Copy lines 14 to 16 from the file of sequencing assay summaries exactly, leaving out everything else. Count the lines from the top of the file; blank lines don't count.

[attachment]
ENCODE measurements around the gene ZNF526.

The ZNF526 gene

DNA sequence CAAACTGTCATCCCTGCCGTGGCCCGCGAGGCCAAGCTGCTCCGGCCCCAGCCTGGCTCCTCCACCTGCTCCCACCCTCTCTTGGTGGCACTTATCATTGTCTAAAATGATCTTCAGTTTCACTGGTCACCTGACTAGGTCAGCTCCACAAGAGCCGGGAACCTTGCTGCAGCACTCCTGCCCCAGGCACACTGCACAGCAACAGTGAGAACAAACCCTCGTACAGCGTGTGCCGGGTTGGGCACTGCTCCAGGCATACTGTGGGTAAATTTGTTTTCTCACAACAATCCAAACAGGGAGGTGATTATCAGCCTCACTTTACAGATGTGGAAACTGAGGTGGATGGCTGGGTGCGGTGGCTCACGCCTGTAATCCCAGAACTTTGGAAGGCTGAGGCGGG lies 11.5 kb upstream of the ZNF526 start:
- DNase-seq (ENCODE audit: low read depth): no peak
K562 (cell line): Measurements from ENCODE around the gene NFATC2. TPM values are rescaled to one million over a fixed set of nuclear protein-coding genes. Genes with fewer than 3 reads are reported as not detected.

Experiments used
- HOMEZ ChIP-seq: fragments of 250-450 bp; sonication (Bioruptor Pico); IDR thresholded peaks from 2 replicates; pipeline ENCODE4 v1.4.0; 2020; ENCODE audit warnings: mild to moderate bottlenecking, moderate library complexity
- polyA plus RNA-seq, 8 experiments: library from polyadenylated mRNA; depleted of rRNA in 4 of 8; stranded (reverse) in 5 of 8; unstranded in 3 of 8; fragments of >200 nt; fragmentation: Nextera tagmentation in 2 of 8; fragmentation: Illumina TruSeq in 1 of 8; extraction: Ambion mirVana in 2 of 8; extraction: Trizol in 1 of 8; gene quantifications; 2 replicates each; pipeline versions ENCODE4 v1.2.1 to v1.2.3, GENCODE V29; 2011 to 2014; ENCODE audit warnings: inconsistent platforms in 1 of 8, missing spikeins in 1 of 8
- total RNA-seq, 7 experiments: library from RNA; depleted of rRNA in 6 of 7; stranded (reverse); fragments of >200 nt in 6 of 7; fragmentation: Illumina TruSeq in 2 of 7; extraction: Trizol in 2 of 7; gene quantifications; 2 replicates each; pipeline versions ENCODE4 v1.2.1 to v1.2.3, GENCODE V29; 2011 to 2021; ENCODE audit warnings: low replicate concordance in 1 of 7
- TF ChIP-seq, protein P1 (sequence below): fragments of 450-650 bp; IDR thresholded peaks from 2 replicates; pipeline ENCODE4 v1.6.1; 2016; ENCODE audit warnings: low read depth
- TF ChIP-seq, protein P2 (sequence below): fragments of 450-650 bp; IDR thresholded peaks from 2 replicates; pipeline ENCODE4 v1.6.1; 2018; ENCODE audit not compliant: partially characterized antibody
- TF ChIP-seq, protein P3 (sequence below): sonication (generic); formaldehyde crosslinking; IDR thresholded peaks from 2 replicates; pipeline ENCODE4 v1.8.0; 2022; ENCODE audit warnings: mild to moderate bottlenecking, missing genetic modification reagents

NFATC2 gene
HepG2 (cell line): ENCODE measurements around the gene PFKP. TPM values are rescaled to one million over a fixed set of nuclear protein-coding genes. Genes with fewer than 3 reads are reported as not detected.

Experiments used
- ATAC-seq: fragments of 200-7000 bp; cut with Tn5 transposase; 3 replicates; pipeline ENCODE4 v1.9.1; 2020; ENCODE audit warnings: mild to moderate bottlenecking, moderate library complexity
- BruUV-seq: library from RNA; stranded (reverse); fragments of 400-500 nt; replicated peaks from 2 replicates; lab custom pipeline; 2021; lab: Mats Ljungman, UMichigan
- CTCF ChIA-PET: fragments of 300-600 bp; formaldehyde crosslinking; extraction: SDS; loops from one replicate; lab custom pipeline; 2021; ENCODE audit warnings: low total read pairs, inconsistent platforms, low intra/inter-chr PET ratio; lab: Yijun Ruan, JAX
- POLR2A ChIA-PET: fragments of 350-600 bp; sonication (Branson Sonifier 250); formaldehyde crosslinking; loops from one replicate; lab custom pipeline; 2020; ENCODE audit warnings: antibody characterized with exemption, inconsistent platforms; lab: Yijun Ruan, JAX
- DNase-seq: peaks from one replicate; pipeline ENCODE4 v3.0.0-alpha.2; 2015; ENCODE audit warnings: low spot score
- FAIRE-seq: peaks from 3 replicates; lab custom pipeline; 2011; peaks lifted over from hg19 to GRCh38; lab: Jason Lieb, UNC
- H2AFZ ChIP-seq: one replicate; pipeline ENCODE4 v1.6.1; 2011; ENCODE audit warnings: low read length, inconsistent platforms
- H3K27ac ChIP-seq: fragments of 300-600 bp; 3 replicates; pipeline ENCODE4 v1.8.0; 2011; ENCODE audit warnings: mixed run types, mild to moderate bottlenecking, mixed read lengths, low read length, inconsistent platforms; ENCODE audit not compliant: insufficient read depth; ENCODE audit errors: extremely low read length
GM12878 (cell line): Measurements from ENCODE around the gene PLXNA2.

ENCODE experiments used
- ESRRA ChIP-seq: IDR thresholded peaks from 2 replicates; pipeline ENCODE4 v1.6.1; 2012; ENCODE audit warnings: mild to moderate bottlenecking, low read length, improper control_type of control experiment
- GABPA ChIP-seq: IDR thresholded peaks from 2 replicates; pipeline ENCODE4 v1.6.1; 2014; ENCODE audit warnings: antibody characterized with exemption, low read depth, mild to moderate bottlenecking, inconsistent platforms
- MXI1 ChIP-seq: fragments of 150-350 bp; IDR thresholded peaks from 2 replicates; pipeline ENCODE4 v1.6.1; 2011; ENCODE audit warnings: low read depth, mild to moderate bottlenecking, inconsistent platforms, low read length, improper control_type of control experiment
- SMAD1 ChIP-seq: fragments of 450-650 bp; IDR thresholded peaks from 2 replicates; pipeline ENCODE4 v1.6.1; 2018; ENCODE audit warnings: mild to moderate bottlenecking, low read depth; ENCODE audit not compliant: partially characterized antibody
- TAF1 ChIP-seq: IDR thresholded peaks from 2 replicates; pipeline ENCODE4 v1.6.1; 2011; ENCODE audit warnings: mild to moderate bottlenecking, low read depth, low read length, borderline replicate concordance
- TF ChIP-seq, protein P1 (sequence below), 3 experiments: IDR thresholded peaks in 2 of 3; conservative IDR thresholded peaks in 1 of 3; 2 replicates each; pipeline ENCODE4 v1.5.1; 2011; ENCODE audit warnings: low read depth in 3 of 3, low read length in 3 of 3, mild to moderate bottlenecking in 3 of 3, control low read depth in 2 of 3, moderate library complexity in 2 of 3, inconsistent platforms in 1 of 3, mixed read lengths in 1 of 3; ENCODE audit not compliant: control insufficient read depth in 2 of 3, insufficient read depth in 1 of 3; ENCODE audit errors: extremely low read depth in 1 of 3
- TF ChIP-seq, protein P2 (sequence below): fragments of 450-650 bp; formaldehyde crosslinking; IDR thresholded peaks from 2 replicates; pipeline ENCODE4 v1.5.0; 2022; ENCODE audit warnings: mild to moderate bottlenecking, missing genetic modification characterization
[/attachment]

HepG2 (cell line): ENCODE measurements around the gene PFKP. TPM values are rescaled to one million over a fixed set of nuclear protein-coding genes. Genes with fewer than 3 reads are reported as not detected.

Experiments used
- ATAC-seq: fragments of 200-7000 bp; cut with Tn5 transposase; 3 replicates; pipeline ENCODE4 v1.9.1; 2020; ENCODE audit warnings: mild to moderate bottlenecking, moderate library complexity